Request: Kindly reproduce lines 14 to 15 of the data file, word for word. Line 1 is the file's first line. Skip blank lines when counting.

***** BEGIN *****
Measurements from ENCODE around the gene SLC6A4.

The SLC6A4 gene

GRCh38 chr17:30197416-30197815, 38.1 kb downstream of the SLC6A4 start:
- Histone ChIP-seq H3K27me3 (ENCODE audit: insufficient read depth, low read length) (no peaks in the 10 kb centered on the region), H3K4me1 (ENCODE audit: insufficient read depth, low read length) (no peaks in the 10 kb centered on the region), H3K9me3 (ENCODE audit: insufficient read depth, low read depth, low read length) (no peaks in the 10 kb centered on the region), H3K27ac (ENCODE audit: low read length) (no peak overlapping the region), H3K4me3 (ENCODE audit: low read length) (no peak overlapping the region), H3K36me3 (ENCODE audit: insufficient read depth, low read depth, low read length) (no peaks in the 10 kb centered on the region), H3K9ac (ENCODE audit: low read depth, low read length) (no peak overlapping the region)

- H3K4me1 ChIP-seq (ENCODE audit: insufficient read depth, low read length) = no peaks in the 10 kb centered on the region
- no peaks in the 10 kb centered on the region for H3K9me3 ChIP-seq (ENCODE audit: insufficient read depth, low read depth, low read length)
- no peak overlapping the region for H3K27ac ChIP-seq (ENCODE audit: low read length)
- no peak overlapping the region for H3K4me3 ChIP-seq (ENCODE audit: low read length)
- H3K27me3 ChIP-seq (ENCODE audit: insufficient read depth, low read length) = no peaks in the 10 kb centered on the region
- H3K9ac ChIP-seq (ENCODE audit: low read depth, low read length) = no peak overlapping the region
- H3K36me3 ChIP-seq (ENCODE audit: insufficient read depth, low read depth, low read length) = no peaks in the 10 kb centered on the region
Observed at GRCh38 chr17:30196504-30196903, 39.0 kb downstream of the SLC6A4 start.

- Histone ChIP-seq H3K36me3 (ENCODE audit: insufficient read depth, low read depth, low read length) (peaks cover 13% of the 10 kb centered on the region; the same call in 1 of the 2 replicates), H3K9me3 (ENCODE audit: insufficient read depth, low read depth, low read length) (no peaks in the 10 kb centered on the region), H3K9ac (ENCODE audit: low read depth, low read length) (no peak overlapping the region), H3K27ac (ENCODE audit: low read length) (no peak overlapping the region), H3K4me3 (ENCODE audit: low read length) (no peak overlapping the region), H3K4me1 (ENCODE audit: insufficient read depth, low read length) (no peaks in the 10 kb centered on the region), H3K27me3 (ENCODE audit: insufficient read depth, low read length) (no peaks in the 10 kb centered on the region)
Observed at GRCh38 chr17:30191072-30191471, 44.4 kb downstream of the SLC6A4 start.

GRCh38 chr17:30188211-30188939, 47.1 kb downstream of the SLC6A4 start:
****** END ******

Observed at GRCh38 chr17:30191072-30191471, 44.4 kb downstream of the SLC6A4 start.

GRCh38 chr17:30188211-30188939, 47.1 kb downstream of the SLC6A4 start: